Bush defends hiring editor

The governor said that published allegations against Lloyd Brown "were not quite accurate."


Published: Wednesday, January 12, 2005 at 6:01 a.m.
Last Modified: Tuesday, January 11, 2005 at 11:38 p.m.
Gov. Jeb Bush on Tuesday defended hiring a former newspaper editor who left his job in November amid public allegations of plagiarism and sexual harassment.
Bush said the allegations against Lloyd Brown, 65, "were not quite accurate" and said he felt "thankful for the fact that (Brown) is willing to serve here in state government."
Brown did not respond to numerous requests for comment.
Bush was in Washington, D.C., last week when it was reported that his office had hired Brown as a staff writer on Dec. 20 at an annual salary of $80,000. In that post, Brown will write speeches, letters to the editor and other material for the governor.
Brown retired from his position as editorial page editor of the Florida Times-Union in Jacksonville on Nov. 2 after a newspaper review found instances of plagiarism in editorials he had written.
Jacksonville Democratic Rep. Audrey Gibson said Tuesday that she was "very surprised" that Bush was "relying on someone whose credibility is in question. The foundation is shaky."
Gibson, who is black, said Brown's viewpoints also concerned her.
In 2000, Times-Union newsroom employees wrote a letter protesting an editorial Brown wrote that called the era of slavery in the United States "merely a small and shrinking part of the human condition." The editorial said the effects of slavery "are not permanent."
The Times-Union published a clarification after national commentators ripped the editorial. Brown later said, "We did not intend to downplay the terrible aspects of slavery in America."
Bush spokesman Jacob DiPietre said Brown's personal views are not an issue, since his new job is not to offer his own opinions.
"Lloyd doesn't create policy. Lloyd doesn't create message. The governor dictates policy, and the governor dictates the message," DiPietre said. "Lloyd will facilitate that message."
Brown had worked at the paper for more than 40 years, including 11-plus years as editorial page editor where he created a staunchly conservative page of viewpoints.
The plagiarism review came after a former Times-Union editorial writer, Billee Bussard, wrote a lengthy article in Folio Weekly, a Jacksonville weekly newspaper. In the October article, titled "Porn, Hypocrisy, Plagiarism: The Dark Side of Jacksonville's Daily," Bussard claimed Brown viewed Internet pornography in the paper's office beginning in 1995.
In 1998, after Bussard aired her concerns at the paper, Brown signed a letter saying he had sought help with "an outside counselor for his addiction to the Internet and possession of pornography."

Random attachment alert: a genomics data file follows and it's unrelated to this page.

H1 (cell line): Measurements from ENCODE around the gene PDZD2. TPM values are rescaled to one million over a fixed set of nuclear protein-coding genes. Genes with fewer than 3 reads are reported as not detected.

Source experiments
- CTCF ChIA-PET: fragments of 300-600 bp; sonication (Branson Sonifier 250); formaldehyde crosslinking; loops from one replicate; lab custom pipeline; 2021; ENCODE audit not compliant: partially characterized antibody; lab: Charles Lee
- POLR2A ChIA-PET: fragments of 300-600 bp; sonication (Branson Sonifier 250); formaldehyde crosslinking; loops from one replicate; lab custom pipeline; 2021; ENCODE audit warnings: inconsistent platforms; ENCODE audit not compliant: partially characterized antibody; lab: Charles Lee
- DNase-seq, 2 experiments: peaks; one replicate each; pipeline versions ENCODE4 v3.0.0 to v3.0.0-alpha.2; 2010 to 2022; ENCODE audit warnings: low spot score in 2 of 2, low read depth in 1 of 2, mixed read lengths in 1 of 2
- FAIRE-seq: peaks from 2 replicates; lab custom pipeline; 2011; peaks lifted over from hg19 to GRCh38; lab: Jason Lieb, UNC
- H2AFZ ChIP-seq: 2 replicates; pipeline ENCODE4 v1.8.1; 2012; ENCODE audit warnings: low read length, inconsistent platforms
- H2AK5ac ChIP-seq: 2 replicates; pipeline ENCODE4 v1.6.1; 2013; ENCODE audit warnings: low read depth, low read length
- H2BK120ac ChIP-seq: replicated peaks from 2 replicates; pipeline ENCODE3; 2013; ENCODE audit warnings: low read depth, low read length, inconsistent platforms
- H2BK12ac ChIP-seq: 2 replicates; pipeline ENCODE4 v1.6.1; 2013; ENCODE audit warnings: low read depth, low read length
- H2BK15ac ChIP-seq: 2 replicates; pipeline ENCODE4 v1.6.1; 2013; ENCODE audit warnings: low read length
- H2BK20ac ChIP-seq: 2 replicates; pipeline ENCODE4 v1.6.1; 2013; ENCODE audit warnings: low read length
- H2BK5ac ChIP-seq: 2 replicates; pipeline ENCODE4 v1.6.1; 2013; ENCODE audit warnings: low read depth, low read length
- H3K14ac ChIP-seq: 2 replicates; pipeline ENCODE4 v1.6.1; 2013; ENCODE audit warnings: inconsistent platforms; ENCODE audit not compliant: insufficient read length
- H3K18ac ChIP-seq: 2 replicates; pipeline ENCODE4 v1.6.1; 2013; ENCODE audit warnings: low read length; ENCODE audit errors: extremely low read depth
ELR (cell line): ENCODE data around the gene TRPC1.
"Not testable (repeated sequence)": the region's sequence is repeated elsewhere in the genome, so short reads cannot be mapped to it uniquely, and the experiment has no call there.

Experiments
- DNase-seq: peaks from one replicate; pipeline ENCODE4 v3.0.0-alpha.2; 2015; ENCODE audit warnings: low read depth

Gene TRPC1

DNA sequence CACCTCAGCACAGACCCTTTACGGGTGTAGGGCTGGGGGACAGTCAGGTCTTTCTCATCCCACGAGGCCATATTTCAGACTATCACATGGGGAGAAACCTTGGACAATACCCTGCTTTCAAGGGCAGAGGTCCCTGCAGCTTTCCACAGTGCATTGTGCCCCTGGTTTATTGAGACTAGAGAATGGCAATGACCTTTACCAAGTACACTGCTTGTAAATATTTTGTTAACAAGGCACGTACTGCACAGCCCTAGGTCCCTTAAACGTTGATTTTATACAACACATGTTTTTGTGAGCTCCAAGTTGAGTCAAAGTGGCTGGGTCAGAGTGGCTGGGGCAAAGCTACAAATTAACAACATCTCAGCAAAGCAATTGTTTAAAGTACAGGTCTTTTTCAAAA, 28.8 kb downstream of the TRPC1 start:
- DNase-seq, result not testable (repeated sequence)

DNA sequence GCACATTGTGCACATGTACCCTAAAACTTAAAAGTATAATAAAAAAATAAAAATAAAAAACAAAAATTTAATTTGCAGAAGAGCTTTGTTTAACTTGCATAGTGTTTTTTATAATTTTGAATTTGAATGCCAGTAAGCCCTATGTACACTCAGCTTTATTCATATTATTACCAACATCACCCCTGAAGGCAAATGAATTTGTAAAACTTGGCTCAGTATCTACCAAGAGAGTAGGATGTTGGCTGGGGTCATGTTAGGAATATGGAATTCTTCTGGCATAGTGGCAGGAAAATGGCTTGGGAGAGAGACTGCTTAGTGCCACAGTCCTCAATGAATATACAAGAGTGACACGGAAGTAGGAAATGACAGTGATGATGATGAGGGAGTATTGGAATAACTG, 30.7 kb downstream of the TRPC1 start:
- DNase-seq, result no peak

DiPietre said last week that the letter Brown signed addressed pornographic material "only in the context of inappropriate, unsolicited e-mails he had gotten and deleted."
Bussard wrote that she left the editorial page department in 1999 "because of my discomfort and concerns for my safety."
She quit the paper in 2000, she said, in "disgust." Bussard was unavailable for comment Tuesday.
Last week, Bush fired Terry White, the head of the Department of Elder Affairs, for unspecified allegations of sexual harassment.
Bussard claimed Brown's behavior violated the company's "no harassment policy" which prohibits, among other things, "graphic . . . conduct of a sexual nature . . . or creating an intimidating, hostile or offensive work environment."
Jacksonville Democratic Sen. Tony Hill said Tuesday that the hiring of Brown reflected a "double standard" in light of White's abrupt firing. Hill said he planned to look into Brown's hiring, saying he was "shocked when the governor hired him."
Bush said Tuesday that his communications office "looked at the allegations, spoke to his employer and was confident that the allegations that were in Folio . . . were not quite accurate."
"The fact is that Mr. Brown served, was employed, by the newspaper for four or five years after these allegations were made," Bush said.
Gibson said Brown's consistently pro-Bush editorials were key in his hiring. On the resume Brown submitted to the governor's office, he touts his editorial page's endorsement of Bush, the production of "thousands of conservative editorials" and claims he was "credited with preventing (a) billion dollar sales tax increase."
"Now," Gibson said of Brown's conservative pedigree, "he's being rewarded for it" with a job in Bush's office.
DiPietre said the position Brown now holds had not been publicly advertised as vacant. DiPietre said that shortly after Brown retired from the Times-Union, he approached then-communications director Jill Bratina, asking to work for Bush. "He was interviewed just like any other prospective employee and was offered a position," DiPietre said.
Bush said Tuesday that Brown was hired for his abilities and for his ideology.
"I'm happy that he is on our team," Bush said. "He's a good writer. He's a conservative, which I appreciate. I'm one."

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